Sunday, August 15, 2010
The total personal wealth in the UK is £9,000bn, a sum that dwarfs the national debt. It is mostly concentrated at the top, so the richest 10% own £4,000bn, with an average per household of £4m. The bottom half of our society own just 9%. The wealthiest hold the bulk of their money in property or pensions, and some in financial assets and objects such antiques and paintings.
A one-off tax of just 20% on the wealth of this group would pay the national debt and dramatically reduce the deficit, since interest payments on the debt are a large part of government spending. So that is what should be done. This tax of 20%, graduated so the very richest paid the most, would raise £800bn. A major positive for this scheme is that the tax would not have to be immediately paid. The richest 10% have only to assume liability for their small part of the debt. They can pay a low rate of interest on it and if they wish make it a charge on their property when they die. It would be akin to a student loan for the rich.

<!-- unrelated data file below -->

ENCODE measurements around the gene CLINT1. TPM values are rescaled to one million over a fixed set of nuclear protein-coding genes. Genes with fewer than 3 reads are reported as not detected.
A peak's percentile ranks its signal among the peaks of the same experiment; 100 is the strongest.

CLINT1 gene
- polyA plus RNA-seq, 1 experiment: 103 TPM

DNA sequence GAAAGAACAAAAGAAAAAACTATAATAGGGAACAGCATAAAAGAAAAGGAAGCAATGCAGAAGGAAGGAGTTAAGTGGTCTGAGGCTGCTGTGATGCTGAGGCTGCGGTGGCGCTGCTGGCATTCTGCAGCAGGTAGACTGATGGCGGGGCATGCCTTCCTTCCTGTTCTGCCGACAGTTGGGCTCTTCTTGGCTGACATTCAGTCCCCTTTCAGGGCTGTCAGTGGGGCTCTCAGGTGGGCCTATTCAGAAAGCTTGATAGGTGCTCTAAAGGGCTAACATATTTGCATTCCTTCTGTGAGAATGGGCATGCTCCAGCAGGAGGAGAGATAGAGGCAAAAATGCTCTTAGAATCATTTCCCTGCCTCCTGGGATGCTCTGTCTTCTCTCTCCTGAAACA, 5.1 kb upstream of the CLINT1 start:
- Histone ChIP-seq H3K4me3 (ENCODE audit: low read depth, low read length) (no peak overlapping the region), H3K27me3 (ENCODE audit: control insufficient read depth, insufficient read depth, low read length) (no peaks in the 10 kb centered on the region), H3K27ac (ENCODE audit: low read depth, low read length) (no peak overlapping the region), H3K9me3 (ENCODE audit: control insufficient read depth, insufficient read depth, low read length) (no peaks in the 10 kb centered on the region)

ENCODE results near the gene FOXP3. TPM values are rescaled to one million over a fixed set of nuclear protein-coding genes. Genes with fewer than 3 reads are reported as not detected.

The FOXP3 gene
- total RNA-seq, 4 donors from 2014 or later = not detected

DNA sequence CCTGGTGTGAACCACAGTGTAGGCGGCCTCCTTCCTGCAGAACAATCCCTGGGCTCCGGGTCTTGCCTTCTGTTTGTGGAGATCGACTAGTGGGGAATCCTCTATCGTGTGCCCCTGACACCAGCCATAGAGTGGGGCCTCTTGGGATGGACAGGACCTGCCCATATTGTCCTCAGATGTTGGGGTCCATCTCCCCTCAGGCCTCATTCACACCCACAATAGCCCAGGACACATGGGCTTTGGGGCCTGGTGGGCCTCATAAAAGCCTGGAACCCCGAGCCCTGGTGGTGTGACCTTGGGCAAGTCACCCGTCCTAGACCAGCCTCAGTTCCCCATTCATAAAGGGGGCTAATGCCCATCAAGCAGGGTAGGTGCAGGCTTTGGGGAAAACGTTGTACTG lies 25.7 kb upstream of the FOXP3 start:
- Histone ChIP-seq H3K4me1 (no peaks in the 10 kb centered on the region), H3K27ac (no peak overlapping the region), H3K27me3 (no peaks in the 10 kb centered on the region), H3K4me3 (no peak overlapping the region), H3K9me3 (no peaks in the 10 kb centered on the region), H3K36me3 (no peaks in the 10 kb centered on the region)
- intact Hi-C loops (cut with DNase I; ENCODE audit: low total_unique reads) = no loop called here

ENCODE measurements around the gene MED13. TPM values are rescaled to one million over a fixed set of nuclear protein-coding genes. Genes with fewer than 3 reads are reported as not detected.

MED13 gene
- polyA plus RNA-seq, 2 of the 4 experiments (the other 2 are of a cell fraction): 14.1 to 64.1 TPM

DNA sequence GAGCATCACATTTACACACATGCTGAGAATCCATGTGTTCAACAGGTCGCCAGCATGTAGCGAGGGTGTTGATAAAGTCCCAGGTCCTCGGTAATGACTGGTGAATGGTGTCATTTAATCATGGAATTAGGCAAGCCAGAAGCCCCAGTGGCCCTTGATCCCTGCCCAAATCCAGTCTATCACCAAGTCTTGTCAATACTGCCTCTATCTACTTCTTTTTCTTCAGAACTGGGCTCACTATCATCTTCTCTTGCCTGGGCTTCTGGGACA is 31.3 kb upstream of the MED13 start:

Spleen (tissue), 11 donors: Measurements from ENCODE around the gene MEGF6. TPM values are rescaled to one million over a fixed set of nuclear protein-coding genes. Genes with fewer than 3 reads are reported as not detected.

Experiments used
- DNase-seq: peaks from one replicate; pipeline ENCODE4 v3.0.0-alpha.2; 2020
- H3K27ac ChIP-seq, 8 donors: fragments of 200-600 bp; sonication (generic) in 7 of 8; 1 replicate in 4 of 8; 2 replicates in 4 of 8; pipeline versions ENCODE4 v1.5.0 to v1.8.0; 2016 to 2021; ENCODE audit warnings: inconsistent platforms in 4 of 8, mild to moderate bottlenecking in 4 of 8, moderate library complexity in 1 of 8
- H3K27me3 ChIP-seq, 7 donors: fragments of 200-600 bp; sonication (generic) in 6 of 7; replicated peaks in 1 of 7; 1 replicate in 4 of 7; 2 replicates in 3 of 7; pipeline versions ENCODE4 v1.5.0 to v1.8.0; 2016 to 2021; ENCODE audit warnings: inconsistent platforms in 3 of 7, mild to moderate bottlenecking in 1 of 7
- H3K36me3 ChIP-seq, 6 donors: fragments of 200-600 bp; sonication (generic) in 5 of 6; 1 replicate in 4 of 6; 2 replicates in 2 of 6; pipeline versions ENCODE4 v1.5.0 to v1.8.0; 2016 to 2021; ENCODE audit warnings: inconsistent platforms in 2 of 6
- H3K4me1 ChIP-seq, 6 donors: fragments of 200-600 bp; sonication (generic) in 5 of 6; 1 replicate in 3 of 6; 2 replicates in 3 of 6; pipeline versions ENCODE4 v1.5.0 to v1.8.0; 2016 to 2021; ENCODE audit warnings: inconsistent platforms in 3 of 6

The tax would be extremely popular. We commissioned a YouGov poll of over 2,000 people to test attitudes. There was very strong support, with 74% of the population approving (44% strongly approving). Only 10% did not approve, and agreement was spread right through social groups, with those of the highest income being slightly more supportive than the lower. The strongest support came from those over the age of 55, with 77% in favour (47% strongly). This is an extraordinary result given that there has been no public discussion of this proposal and that the very negative consequences of the alternatives are only just beginning to emerge.